How to handle a colleague trying to sabotage your career

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You are happy in your role and your company. You are making progress and are well respected.  You can see a good future ahead of you. And then, you hit a bump in the road.

A colleague of yours that you thought you got on well with is getting in the way of your progress.  Suddenly the bright future you had expected is looking less likely and they are in the limelight.

This is a really difficult position to be in.  Do you fight back, crawl under a rock and hope it goes away, or even leave?

It is very easy to get emotional about what seems unfair, but it is very important to get an understanding of what is really under the surface, otherwise unhelpful patterns of behaviour may repeat themselves.

Here are some important questions to enable you to get real clarity:

Are you sure?

  • Are they really trying to sabotage your career or are they on a different journey to you at a different pace?
  • Is it possible that they are better than you at certain things or have a boss who they are better aligned with?
  • Has your performance gone downhill, or the needs of the company changed?
  • Have you done anything to upset them, or have they done something to upset you? If so, was this deliberate or could it have been accidental? This could be creating an emotional shadow on your relationship.
  • Has your relationship with them changed over time or has it always been difficult?
  • If it has changed, what was the trigger for this?
  • Do you have objective evidence of sabotage; have they said or done things to put you in a bad light?
  • Which of your colleagues can you talk to and get their perspective on your performance and the other person?
  • Question whether what you see in the saboteur are attributes that you dislike in yourself.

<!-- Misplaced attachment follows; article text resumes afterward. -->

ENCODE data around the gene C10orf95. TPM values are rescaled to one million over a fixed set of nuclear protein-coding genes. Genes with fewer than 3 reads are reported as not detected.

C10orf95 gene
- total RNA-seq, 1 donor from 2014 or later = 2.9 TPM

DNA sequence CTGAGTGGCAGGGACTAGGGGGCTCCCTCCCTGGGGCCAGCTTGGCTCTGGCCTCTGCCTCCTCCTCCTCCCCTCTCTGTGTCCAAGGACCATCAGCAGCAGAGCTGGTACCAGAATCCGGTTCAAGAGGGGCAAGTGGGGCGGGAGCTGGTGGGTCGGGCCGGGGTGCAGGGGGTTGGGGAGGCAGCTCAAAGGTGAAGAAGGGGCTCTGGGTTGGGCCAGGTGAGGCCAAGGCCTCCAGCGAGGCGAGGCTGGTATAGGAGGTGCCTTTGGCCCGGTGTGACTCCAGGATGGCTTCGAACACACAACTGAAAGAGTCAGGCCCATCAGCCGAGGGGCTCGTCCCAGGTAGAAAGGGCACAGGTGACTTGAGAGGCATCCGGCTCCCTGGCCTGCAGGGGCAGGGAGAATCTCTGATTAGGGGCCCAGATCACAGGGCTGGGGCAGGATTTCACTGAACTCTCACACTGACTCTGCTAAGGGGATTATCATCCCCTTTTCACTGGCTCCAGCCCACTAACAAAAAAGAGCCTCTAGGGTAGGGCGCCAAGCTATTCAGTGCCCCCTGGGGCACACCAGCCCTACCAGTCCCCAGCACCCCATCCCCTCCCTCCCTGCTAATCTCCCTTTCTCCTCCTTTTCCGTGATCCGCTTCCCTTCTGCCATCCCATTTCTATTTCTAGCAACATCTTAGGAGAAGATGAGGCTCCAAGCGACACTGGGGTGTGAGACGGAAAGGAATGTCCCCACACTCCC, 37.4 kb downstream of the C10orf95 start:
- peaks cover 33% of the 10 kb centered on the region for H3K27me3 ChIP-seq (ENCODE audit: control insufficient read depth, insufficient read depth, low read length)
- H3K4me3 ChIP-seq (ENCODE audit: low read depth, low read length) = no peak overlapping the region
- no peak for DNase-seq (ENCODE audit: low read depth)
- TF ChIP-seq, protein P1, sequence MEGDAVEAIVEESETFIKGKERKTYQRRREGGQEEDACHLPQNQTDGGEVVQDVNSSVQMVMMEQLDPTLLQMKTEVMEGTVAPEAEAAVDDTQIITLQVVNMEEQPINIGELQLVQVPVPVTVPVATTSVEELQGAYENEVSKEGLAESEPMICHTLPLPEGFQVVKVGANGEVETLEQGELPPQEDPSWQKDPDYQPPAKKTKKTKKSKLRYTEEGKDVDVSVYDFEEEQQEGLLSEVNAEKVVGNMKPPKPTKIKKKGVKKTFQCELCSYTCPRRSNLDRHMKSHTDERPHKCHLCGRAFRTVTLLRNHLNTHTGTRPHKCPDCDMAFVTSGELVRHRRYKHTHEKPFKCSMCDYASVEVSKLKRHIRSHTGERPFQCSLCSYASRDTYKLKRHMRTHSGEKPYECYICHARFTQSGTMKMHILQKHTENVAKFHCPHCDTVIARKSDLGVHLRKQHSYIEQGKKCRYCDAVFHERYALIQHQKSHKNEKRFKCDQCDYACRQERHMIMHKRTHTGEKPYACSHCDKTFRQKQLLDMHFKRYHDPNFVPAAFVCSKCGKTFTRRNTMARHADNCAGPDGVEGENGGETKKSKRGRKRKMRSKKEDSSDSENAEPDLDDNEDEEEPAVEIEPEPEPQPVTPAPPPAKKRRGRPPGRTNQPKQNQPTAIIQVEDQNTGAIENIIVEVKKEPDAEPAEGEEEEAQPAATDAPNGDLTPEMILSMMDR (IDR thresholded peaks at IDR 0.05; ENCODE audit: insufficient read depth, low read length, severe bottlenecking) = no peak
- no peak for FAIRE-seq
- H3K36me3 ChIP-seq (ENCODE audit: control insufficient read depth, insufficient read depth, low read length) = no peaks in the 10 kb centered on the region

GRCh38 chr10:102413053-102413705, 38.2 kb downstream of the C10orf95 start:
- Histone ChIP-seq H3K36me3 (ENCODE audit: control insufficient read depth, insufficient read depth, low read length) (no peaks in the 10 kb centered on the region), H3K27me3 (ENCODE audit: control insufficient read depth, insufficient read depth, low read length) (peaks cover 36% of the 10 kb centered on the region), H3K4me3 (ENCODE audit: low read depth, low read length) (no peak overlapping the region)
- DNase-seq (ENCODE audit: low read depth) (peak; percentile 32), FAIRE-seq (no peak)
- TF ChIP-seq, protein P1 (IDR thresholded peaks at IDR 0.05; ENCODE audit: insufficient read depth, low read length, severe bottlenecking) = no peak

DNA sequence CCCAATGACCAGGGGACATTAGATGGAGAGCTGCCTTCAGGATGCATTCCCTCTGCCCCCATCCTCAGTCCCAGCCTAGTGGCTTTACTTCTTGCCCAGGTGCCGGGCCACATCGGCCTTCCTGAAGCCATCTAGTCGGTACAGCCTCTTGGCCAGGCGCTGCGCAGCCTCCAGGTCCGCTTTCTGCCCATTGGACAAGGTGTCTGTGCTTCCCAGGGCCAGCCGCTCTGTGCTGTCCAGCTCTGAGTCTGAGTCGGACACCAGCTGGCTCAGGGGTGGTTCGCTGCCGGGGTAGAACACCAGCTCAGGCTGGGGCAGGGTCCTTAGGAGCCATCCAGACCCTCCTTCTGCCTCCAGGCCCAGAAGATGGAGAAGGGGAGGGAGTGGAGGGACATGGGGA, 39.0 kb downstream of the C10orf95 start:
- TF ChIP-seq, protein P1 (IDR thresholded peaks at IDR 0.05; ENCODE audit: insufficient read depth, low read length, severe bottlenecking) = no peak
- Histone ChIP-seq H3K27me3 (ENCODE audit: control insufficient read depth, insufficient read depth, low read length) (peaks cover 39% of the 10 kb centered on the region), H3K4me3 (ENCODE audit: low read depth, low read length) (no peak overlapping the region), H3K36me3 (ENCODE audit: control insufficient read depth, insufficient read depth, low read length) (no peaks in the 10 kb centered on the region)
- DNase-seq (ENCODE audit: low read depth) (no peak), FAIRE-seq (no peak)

• Put yourself in the position of a wise observer who was watching and listening to the two of you, what would they see and advise?

Remember that in relationships there is no reality, there is only perception.  You can see the same situation in very different ways, but both are equally right.

What is the underlying need?

Conflict comes where there is an unmet need in both of you. What do you think their need is and is this different or in direct conflict with your needs? Is there a way of you both getting what you want without conflict? Can you get your ‘enemy’ onside? Could you join forces and create a powerful synergy?

Have an open conversation

It is easy to get trapped in assumptions and mind reading.  You will only get clarity if you can both have a truly open and honest conversation.  Try and create the time and space where you can both talk. The conversation must be about feelings rather than what you are thinking.

For example, “You are trying to sabotage my career because you did x” will not be helpful.  Try instead the frame of ‘I feel’. Something like “I am really worried that my career prospects are being limited. What advice could you give as you seem to be doing well?”

If they dismiss your concerns, then that gives you strong clues. If they listen and offer to help, then maybe your fears are groundless.

Talk to your boss as well and have a progress check in.  Avoid blaming the other person and being seen as a victim. Instead summarise your career desires and ask for their advice to achieve those.

What do you want to have happen?

It is easy to get stuck in the ‘problem’ mode of ‘my career is being sabotaged’ or the remedy mode of ‘if only they would leave then life would go back to normal’. Instead ask yourself the very specific question of “What would you like to have happen?” and keep asking this until you have absolute clarity. This is a situation that you need to fully understand and take control of.

Neil WilkieAbout the author

Neil Wilkie is a Psychotherapist working with business leaders to help them calibrate, understand and rapidly change the dynamics of business relationships. Find out more:  www.relationshipsinbusiness.com. He’s also author of the Relationship Paradigm Series and creator of online couples therapy platform The Relationship Paradigm®.

 

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